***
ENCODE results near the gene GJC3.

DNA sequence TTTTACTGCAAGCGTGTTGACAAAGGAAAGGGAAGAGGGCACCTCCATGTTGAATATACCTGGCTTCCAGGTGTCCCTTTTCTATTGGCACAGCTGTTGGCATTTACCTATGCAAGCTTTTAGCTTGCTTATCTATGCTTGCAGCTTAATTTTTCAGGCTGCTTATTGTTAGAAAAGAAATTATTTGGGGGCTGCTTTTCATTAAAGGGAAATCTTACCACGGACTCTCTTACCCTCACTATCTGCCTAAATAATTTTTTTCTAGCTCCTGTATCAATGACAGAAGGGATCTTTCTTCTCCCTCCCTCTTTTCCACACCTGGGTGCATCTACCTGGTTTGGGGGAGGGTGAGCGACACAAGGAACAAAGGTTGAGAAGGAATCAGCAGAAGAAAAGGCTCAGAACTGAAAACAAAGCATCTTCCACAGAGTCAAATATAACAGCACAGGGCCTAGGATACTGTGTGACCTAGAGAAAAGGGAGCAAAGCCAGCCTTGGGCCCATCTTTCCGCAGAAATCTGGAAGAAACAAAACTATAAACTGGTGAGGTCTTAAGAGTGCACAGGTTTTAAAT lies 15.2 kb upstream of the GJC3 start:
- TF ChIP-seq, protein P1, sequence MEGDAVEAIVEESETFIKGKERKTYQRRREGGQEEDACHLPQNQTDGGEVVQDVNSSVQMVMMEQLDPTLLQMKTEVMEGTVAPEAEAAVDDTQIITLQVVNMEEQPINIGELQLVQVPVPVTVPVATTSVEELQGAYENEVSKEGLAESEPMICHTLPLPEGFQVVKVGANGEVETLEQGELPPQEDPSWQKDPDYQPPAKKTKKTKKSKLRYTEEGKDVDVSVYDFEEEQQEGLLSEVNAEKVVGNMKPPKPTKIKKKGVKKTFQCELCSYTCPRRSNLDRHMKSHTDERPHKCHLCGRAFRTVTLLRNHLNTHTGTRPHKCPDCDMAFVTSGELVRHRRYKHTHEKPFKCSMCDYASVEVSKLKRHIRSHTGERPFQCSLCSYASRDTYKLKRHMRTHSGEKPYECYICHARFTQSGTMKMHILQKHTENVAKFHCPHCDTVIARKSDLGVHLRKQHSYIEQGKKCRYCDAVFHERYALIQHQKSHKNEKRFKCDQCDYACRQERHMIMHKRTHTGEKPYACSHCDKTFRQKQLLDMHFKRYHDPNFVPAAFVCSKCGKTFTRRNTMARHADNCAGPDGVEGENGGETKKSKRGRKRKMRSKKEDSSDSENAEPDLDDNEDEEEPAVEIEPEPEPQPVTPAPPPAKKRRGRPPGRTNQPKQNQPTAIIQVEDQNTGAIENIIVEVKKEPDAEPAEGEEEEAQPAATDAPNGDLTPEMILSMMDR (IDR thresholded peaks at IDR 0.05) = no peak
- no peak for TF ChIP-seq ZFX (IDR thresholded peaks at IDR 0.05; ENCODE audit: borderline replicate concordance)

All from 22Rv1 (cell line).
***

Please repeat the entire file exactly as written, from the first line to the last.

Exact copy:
ENCODE results near the gene GJC3.

DNA sequence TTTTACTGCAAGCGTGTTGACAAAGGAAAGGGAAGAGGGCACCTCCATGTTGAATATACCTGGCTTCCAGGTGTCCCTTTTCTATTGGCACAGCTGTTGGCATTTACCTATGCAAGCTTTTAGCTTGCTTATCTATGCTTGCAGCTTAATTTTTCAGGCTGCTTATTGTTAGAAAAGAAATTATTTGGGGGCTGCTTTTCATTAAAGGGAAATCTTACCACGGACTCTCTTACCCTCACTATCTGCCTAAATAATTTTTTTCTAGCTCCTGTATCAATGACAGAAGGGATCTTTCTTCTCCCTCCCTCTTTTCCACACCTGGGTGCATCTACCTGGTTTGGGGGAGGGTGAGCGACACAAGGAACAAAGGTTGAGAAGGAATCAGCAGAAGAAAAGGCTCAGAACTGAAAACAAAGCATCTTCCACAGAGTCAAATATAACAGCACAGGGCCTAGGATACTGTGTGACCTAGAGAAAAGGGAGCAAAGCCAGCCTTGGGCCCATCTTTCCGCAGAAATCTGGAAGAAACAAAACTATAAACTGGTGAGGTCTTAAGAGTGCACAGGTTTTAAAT lies 15.2 kb upstream of the GJC3 start:
- TF ChIP-seq, protein P1, sequence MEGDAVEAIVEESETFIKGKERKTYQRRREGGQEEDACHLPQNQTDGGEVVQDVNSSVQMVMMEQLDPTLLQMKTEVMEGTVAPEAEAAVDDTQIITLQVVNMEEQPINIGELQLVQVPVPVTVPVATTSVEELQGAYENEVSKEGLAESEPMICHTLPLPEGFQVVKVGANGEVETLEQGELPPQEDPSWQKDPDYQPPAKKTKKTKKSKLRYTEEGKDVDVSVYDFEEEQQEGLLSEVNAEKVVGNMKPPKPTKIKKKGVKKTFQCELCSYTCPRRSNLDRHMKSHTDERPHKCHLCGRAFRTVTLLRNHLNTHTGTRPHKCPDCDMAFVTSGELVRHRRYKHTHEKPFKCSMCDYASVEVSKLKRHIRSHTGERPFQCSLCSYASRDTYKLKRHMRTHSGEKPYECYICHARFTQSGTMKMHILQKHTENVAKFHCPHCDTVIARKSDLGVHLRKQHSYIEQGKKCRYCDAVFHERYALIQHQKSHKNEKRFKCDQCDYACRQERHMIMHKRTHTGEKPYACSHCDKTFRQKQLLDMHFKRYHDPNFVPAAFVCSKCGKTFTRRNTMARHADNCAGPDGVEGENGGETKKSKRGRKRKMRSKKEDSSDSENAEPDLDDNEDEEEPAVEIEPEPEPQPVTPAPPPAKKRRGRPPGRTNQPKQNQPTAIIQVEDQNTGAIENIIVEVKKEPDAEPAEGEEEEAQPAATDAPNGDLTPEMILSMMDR (IDR thresholded peaks at IDR 0.05) = no peak
- no peak for TF ChIP-seq ZFX (IDR thresholded peaks at IDR 0.05; ENCODE audit: borderline replicate concordance)

All from 22Rv1 (cell line).